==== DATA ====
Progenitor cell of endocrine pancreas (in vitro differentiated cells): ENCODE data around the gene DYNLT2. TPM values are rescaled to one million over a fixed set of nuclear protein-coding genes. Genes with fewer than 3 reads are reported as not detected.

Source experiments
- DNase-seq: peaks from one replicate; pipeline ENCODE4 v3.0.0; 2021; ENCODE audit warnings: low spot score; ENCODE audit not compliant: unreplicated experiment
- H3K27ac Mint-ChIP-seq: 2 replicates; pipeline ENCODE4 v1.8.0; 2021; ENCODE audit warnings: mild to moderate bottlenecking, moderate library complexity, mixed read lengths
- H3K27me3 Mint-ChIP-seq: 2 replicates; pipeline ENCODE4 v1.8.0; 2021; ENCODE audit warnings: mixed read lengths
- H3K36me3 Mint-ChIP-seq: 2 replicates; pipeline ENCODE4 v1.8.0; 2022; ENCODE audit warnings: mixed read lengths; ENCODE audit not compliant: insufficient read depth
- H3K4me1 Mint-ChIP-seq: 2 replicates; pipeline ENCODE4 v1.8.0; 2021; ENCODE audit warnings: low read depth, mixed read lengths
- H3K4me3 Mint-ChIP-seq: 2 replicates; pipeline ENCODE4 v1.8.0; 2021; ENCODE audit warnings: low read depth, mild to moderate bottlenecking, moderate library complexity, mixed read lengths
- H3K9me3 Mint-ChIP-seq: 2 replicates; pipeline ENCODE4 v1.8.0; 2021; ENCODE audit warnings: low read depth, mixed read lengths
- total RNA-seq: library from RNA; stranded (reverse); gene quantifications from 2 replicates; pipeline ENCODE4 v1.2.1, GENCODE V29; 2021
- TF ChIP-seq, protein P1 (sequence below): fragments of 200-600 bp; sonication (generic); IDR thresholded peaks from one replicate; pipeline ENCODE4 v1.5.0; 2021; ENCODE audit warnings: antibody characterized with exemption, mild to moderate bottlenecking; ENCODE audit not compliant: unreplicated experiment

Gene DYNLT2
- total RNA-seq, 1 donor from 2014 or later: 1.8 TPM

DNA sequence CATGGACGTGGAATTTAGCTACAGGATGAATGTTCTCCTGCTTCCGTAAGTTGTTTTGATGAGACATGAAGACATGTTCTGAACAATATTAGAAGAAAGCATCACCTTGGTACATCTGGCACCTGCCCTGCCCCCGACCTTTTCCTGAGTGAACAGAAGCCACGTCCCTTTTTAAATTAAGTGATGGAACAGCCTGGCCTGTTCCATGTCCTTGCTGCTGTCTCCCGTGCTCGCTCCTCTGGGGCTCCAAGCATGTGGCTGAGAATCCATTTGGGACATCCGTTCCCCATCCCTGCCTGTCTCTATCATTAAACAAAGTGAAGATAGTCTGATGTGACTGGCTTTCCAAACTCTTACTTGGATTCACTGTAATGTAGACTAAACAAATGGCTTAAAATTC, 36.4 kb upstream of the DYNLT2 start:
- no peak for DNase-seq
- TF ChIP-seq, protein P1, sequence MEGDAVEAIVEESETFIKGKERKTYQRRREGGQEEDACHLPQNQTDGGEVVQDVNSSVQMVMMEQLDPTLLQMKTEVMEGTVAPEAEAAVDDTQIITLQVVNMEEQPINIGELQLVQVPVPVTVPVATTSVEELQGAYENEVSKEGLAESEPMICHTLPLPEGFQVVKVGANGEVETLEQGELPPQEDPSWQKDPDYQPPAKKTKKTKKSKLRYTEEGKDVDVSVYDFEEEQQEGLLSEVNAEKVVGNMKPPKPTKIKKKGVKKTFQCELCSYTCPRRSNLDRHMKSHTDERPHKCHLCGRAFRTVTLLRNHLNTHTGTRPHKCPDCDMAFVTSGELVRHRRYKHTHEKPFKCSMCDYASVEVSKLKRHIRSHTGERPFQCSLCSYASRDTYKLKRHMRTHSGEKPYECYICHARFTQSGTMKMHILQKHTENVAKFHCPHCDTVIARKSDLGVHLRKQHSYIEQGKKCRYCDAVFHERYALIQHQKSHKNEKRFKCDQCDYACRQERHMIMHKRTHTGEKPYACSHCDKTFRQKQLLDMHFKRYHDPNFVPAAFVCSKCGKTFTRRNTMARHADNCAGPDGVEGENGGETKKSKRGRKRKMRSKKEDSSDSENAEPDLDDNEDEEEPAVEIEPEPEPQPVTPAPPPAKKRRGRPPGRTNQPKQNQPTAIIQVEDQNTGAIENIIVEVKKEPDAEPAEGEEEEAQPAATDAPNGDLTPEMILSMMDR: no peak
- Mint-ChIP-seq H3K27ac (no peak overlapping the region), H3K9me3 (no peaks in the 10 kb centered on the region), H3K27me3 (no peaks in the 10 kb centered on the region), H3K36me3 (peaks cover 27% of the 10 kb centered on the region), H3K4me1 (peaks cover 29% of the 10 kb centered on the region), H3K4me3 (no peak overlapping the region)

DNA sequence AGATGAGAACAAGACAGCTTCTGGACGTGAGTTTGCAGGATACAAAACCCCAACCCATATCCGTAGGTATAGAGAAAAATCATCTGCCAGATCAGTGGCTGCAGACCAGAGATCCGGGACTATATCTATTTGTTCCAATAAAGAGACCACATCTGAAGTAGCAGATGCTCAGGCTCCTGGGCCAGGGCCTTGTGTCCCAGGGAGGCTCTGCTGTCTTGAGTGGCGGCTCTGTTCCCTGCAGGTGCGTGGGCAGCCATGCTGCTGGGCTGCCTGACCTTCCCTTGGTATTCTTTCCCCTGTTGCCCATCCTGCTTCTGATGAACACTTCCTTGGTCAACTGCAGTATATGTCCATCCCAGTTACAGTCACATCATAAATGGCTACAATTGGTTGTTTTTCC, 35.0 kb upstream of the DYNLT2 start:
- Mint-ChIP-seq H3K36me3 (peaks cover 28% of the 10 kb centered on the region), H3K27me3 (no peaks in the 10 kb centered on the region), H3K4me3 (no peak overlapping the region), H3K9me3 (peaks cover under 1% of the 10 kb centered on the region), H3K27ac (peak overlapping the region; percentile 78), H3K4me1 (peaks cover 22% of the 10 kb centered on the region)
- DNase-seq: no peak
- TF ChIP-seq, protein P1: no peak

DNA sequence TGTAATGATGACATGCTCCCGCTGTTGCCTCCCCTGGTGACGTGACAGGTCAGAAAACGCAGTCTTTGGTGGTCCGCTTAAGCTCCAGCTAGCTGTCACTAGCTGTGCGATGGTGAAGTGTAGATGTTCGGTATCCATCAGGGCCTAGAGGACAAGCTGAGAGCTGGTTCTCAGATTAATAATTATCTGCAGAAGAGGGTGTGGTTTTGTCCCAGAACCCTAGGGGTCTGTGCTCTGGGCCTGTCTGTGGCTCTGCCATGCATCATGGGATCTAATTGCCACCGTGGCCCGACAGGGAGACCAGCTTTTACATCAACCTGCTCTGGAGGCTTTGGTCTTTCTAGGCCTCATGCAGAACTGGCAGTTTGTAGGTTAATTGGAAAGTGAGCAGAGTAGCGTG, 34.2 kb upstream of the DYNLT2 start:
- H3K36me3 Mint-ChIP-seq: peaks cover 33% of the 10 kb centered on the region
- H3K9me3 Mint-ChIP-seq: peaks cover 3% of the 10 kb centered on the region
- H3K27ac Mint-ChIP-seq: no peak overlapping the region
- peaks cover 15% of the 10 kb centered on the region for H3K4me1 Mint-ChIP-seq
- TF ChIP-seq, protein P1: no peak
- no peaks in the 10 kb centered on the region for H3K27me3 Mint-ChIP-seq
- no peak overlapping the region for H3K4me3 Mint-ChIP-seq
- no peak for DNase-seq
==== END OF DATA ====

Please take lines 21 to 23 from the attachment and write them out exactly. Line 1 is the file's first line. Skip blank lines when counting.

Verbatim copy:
- TF ChIP-seq, protein P1: no peak

DNA sequence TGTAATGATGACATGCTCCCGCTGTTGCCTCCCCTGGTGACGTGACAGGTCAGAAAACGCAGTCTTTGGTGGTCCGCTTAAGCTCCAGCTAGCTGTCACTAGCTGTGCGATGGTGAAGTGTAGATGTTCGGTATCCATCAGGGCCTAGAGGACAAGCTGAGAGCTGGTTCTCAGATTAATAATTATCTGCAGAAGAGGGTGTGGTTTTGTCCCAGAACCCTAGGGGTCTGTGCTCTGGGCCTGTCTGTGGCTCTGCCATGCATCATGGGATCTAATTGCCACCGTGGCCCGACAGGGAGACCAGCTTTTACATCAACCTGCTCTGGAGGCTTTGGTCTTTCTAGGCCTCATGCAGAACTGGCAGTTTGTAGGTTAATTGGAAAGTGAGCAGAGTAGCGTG, 34.2 kb upstream of the DYNLT2 start:
- H3K36me3 Mint-ChIP-seq: peaks cover 33% of the 10 kb centered on the region